In my career as a marketer, I have had the good fortune to advise businesses on developing their brand and go-to-market strategies. I’ve taught companies how to use storytelling in their marketing and how to develop a message that is unique and sticky.
Over the course of the last few years, I have transitioned these lessons to personal branding. The mistakes and successes are strikingly common. Everyone wants to tell everyone everything. Businesses want to get into the nuance of the product they’ve developed. And when we talk personal branding, we, too, want to get into nuance and details.
And my message to everyone is the same: You’re audience wants to know how you’re going to solve their problem. They don’t care about whiz-bang features; they care about their problems. In personal branding, your boss or hiring manager doesn’t care about the “responsibilities” you have at work.
What they do care about is how your awesome skills will solve their work problems. Which is why responsibilities do not matter; accomplishments matter. You should think about your “unique selling points.” What are the 5-10 things you’ve done that are just awesome? Don’t think “responsibilities,” think “accomplishments.”
The SVP of Google’s hiring team, Laszlo Bock, stated that you should frame your accomplishments as “I accomplished (x) as measured by (y) by doing (z),” which is so brilliant in its simplicity, but, the problem so many of us run into is, “Uh, what did I accomplish?” Or, “I don’t have numbers to support my efforts.”
It is where we always get stuck and stop. We are too busy working to manage our careers in an active way. But it doesn’t have to be really daunting. It can be as simple as making a “Top 10” List. Could be “Top 5.” Could be “Top 1,” depending on how awesome that “1” is. Then, the question becomes “What goes on that list?” Here’s my point of view: Look at your career to date and examine four specific things:
1. Your favorite project(s).
You loved it for a reason and I am sure it wasn’t because you did a terrible job. You were probably the star. Something about the work you did gave you energy. You may have been in your Zone of Genius and delivered remarkable work. These projects should weigh heavily on your Top 10 List.
If you can tie the project back to tangible results then, #winning. You might not be able to do this, but when you’re crafting the story to support these projects, be sure you get into the specific things you did that were exemplary and how your work impacted the results and then tie it to how you could solve your boss or hiring manager’s problem based on this experience.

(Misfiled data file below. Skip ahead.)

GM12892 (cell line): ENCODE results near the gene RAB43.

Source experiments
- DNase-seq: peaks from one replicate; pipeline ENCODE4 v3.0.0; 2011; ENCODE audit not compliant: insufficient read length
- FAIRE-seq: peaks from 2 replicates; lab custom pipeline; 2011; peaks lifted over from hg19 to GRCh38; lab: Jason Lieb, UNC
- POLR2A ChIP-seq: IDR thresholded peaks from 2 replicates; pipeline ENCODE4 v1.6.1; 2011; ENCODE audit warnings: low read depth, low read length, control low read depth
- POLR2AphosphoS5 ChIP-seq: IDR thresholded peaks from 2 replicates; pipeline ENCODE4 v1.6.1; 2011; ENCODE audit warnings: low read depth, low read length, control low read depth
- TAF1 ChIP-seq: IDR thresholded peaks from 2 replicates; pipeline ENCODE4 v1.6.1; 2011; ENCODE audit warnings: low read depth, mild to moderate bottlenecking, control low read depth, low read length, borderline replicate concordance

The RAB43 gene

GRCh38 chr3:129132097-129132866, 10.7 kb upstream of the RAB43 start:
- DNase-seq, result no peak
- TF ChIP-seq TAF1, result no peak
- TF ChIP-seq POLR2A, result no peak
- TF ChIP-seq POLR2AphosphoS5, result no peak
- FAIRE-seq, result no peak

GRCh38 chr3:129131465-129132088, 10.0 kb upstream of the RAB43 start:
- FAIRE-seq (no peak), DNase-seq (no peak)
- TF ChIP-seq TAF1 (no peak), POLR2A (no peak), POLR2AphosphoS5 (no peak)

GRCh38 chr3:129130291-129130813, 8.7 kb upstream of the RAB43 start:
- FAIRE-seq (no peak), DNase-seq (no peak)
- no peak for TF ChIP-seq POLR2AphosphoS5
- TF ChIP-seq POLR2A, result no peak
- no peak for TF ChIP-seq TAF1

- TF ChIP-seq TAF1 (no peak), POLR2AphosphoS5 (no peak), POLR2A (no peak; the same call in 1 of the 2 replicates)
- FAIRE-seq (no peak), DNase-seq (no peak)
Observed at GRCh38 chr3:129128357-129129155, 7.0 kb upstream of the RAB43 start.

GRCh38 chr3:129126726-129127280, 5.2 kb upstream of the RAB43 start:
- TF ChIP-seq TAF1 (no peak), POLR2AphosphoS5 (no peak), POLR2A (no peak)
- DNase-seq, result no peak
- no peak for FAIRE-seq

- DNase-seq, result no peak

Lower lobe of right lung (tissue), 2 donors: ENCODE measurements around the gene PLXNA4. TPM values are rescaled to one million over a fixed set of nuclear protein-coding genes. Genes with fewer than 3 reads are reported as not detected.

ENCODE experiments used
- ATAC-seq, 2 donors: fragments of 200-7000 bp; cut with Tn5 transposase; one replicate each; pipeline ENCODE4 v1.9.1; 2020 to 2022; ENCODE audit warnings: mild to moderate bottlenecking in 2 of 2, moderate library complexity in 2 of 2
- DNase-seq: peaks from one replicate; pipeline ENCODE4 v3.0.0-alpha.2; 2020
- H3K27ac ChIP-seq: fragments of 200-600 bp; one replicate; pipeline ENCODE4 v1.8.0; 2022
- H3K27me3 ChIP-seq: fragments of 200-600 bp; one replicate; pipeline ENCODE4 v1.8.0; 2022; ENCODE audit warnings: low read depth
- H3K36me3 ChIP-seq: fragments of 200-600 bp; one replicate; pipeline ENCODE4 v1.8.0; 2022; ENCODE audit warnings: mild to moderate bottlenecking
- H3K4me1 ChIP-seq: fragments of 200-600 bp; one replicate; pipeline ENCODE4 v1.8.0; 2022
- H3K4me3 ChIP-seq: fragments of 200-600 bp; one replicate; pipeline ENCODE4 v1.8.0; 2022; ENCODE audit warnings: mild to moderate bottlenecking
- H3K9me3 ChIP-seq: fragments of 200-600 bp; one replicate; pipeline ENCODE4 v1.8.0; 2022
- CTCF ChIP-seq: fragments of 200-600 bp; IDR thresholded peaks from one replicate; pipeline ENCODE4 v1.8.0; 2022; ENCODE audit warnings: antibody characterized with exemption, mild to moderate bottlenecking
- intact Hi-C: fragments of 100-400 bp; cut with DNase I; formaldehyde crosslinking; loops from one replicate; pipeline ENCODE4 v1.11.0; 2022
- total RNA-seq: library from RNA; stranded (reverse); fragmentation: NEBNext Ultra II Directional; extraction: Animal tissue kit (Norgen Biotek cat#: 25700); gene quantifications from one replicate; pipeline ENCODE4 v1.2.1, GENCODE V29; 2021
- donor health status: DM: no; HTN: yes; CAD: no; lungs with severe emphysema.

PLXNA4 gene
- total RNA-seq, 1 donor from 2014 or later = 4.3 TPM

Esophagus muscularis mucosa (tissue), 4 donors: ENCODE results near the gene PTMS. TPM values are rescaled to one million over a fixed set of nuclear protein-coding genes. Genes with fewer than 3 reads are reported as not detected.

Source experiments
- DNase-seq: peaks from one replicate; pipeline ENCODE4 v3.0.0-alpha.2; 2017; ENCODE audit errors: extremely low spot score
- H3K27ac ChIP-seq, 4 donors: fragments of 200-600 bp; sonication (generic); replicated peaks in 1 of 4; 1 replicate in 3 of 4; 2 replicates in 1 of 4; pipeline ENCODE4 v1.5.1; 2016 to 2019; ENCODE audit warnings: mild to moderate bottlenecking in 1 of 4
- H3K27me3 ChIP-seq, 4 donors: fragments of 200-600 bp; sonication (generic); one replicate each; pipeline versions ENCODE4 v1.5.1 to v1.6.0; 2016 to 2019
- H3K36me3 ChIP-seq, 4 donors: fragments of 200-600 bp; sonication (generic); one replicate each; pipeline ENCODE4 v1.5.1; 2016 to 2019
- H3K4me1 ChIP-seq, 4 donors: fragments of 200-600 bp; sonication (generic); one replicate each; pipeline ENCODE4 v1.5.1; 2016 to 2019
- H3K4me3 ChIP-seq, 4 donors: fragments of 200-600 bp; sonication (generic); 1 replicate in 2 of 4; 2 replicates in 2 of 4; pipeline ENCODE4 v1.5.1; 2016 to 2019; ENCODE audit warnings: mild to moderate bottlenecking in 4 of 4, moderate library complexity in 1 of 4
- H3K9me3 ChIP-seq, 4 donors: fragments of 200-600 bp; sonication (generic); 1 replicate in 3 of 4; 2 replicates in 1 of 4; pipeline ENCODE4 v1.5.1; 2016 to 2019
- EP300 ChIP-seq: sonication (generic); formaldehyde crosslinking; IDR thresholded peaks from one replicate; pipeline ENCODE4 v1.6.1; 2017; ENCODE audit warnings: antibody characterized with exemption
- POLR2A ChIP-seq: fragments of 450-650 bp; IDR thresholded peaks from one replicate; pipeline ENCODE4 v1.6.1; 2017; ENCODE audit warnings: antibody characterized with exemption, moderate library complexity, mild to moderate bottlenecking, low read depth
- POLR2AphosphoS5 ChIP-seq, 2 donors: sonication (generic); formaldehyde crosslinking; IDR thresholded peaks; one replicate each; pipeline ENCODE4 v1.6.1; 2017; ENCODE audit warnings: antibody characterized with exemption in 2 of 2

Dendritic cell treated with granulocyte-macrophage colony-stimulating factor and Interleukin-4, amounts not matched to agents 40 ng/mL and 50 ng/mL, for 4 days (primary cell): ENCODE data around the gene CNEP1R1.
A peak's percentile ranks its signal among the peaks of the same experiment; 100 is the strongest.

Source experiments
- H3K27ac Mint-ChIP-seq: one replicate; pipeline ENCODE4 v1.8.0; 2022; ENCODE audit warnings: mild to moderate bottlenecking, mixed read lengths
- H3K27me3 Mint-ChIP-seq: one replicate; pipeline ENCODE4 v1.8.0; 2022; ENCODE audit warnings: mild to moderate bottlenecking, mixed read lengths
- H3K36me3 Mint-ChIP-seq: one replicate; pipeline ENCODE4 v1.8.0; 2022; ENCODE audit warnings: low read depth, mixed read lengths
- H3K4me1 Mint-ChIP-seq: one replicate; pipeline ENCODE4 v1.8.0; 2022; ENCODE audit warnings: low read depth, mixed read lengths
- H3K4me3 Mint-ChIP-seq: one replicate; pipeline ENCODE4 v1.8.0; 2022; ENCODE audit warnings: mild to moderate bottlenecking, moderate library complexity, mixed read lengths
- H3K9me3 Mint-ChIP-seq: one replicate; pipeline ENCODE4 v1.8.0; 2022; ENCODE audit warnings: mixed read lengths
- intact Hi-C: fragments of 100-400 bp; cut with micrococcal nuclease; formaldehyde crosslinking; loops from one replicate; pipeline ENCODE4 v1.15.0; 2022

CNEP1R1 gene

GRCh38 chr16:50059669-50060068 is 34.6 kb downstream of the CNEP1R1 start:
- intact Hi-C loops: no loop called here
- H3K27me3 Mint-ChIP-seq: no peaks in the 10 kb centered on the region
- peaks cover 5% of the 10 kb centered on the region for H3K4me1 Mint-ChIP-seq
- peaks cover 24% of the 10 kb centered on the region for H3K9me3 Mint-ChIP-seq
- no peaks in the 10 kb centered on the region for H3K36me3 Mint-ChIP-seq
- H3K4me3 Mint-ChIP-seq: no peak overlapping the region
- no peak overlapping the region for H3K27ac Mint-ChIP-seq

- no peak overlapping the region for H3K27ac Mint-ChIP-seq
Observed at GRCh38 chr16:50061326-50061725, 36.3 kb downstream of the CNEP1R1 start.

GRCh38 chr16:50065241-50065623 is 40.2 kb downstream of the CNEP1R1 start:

2. Braggable moments.
There are things you did at work that you rushed home to tell your spouse or call your mom. Those are braggable moments. Many times, braggable moments come with metrics or stats. These are awesome sound bites for your Top 10 List and tell a quick story on how you’ll solve someone’s work problem.
Maybe you got a 100% employee or customer satisfaction rating! Maybe your idea brought a lift in sales or productivity! Maybe you retained 100% of your staff for three years! You might have retained a client or customer in a difficult situation! These are amazing stories to tell and should be on your Top 10 List.
3. About that raise or promotion.
When you get a sizable raise or promotion, it is for a reason. And they usually tell you that reason, if they don’t… ASK! And by all means, if you don’t get a good answer, do some digging. You can always couch the question that you are asking in the spirit of learning, development, and continuous improvement. The answer you’re given will add quick, easy, tangible examples for your Top 10 List because your company and manager validated the work by saying; you solved our problem in this way and we loved it enough to reward you!
4. Why would you hire (or promote) you?
It’s a simple question that we rarely think about. Why would you hire you? What are the things about you that you think are truly hire-worthy? Then, take a look at how you might be able to back those assertions up with the work you’ve done to prove you’re awesome.
The working world is shifting all the time, and being able to tell a very clear, concise story on why you’re a rock star will pay dividends. The problem is, we aren’t used to this, and it is a new habit to create. But it is an important habit one that will help us to stand out to our managers as well as recruiters. Telling a good story about your unique selling points and the problems you can solve for people is really effective marketing. It works for companies and talent alike.
This post was originally published on an earlier date.
About the author
With passion and an innate curiosity, Tracey strives to push the envelope to create great experiences for talent. Tracey has been developing digital, mobile and social solutions for nearly 20 years in the talent acquisition space. Currently CredHive’s CEO, she is dedicated to changing the way hiring is done to create a more level playing field for talent. Visit CredHive to learn more.
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